Research News

Huge Carbon Storage Potential Discovered in Seabed Dwelling Creatures by the Convex Seascape Survey

The Convex Seascape Survey, at COP 28, announced the latest findings from its ambitious, five-year global research program providing critical data and insight on how the world needs to fully incorporate the ocean into efforts to slow climate change.

Much of our present understanding of how animals in the seascape mud move carbon around is based on just a handful of species globally. The most recent fieldwork in Millport, Scotland, mapped how the burrowing behavior of little-known sea creatures disturbs sediment, known as “bioturbation”, increasing on previous efforts by 150%. This part of the research uncovers a vast quantity of new science – and is being affectionately referred to by scientists as “The Great British Bioturbation-athon.”

Taking science previously used to track how micro plastic is ingested and moved around sediment by seafloor animals, scientists analyzed replicants for 17 new species, the first time such a range has been assessed in detail. The research revealed that different types of creatures living in and on the seafloor muds, such as worms, clams, brittle stars, and sea slugs, all play important roles in drawing carbon from the water and burrowing it into the seabed. These findings provide an unprecedented level of information on the potential for such animals to store carbon - meaning reduced levels of carbon in the atmosphere which is better for the planet.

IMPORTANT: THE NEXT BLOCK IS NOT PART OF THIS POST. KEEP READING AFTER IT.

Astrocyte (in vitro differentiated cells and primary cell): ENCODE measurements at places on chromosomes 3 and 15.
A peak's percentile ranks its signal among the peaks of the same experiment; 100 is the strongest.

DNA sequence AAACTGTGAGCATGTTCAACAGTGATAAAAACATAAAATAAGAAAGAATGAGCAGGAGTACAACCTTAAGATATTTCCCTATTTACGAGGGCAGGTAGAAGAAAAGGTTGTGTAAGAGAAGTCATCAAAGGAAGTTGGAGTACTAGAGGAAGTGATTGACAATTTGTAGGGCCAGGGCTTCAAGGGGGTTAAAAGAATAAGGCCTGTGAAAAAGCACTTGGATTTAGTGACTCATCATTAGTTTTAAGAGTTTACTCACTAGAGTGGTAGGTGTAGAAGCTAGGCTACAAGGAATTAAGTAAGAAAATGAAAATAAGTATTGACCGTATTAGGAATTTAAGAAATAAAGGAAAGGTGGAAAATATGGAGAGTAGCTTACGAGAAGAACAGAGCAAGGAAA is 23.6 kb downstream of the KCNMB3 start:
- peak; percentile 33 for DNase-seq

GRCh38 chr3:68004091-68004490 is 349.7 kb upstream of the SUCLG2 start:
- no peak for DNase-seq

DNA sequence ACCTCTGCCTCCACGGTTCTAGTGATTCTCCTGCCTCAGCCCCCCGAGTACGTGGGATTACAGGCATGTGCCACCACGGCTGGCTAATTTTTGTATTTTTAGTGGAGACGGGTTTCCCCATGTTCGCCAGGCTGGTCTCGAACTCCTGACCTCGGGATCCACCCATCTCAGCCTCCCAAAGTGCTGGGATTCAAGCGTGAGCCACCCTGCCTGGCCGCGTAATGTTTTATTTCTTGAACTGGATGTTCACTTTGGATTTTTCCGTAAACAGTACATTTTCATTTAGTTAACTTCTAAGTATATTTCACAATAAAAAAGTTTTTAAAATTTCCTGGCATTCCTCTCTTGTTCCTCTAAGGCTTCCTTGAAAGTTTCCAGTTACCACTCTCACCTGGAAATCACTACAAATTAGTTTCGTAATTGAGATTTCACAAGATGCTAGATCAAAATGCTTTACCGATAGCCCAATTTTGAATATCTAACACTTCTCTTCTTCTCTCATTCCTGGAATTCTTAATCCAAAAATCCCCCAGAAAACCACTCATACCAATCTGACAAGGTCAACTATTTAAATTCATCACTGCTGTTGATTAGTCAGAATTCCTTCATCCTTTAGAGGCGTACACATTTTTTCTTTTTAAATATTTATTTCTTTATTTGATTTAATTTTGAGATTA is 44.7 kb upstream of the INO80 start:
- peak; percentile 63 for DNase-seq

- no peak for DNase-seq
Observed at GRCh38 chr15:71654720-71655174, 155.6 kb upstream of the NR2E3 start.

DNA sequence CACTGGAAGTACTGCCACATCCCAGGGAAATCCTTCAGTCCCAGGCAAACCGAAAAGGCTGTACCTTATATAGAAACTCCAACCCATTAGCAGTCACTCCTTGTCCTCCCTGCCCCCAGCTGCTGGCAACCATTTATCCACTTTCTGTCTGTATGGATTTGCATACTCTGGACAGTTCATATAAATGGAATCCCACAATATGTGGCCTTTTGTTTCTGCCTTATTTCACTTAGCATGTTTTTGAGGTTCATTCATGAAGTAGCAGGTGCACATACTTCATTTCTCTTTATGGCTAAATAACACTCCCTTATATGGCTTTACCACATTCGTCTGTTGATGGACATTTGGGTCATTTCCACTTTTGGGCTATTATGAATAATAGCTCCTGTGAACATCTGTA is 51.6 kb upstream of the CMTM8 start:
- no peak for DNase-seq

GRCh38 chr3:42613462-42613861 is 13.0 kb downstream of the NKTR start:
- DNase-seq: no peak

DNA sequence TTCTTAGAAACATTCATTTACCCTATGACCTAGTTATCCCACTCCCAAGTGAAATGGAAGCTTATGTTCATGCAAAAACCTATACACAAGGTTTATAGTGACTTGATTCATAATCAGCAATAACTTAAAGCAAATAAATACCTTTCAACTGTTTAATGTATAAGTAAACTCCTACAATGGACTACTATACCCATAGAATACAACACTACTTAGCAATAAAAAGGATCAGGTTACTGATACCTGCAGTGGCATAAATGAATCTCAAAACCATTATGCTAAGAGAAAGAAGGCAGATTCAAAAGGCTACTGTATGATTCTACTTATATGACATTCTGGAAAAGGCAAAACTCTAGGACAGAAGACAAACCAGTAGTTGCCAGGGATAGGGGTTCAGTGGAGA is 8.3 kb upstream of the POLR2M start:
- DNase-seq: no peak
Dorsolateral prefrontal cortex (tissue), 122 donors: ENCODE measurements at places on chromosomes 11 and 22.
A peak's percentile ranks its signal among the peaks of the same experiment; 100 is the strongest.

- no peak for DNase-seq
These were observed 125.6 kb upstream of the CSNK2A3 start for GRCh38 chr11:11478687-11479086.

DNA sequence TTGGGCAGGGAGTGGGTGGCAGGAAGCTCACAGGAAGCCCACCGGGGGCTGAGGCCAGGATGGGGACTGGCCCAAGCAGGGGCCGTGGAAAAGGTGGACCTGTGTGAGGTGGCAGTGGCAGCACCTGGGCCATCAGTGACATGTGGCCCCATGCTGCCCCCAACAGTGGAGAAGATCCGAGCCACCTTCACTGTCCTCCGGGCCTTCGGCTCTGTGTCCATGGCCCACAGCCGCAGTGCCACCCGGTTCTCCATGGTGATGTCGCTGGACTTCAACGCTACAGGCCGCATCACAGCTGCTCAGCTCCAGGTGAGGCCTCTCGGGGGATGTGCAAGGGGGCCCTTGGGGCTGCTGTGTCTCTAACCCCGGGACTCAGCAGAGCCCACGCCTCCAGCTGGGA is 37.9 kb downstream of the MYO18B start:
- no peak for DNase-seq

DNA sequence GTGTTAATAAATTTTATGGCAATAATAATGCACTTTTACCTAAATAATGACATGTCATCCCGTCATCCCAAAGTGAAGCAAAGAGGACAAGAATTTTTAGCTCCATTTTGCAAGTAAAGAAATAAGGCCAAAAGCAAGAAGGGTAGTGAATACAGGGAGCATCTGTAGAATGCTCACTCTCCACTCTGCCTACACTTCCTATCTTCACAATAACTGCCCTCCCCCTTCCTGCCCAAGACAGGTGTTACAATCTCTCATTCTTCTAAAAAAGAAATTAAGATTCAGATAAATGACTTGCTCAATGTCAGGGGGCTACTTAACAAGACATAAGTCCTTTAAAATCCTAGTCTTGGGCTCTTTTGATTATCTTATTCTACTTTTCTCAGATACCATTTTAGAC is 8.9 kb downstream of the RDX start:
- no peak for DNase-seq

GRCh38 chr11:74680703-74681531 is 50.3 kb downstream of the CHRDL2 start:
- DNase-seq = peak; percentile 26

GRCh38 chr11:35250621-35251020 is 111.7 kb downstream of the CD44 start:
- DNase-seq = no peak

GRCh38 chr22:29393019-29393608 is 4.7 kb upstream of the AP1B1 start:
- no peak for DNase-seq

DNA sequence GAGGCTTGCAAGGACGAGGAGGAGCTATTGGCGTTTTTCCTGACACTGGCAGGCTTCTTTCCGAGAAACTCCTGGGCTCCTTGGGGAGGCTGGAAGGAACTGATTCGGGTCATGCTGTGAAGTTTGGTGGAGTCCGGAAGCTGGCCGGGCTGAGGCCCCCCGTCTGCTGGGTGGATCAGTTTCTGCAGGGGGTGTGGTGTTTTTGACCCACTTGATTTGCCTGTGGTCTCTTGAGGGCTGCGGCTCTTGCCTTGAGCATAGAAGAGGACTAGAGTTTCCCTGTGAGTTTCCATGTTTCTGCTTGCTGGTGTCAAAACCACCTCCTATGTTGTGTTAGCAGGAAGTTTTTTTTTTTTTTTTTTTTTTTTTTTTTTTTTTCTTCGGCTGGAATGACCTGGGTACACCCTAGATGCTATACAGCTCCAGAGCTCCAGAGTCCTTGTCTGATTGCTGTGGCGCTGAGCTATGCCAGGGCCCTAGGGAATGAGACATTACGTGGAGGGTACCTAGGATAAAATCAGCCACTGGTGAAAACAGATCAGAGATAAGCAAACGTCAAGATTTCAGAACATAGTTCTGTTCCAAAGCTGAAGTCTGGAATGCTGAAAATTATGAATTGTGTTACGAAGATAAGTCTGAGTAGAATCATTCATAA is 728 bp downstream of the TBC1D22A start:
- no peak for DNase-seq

The survey, which began in Scotland, and plans to explore other international seascape locations such as South Africa and Patagonia, is a partnership between University of Exeter, Convex Group and Blue Marine Foundation. It brings together a pioneering collaboration of world-leading experts who are delivering new, reliable, open-source data that will educate, inspire, and enable informed decisions on ocean use.

Gabriella Gilkes, Convex Seascape Survey Program Manager said “The ocean covers 70 percent of the earth’s surface and makes up 95 per cent of the planet's biosphere, making it the largest area capable of capturing and storing carbon. But where is that carbon? How did it get there? Where did it come from? And what is the role of life and biodiversity on ocean carbon storage? These are the questions we are hoping to be able to answer with our research.”

She continues “The Convex Seascape Survey turns the focus onto an immense but neglected and misunderstood region of the ocean—the continental shelves—which could be a crucial ally in action against climate change.

Continental shelf seabed habitats comprise almost 8% of the ocean floor, and yet we have little idea of the carbon sequestering capacity of these vast areas.”


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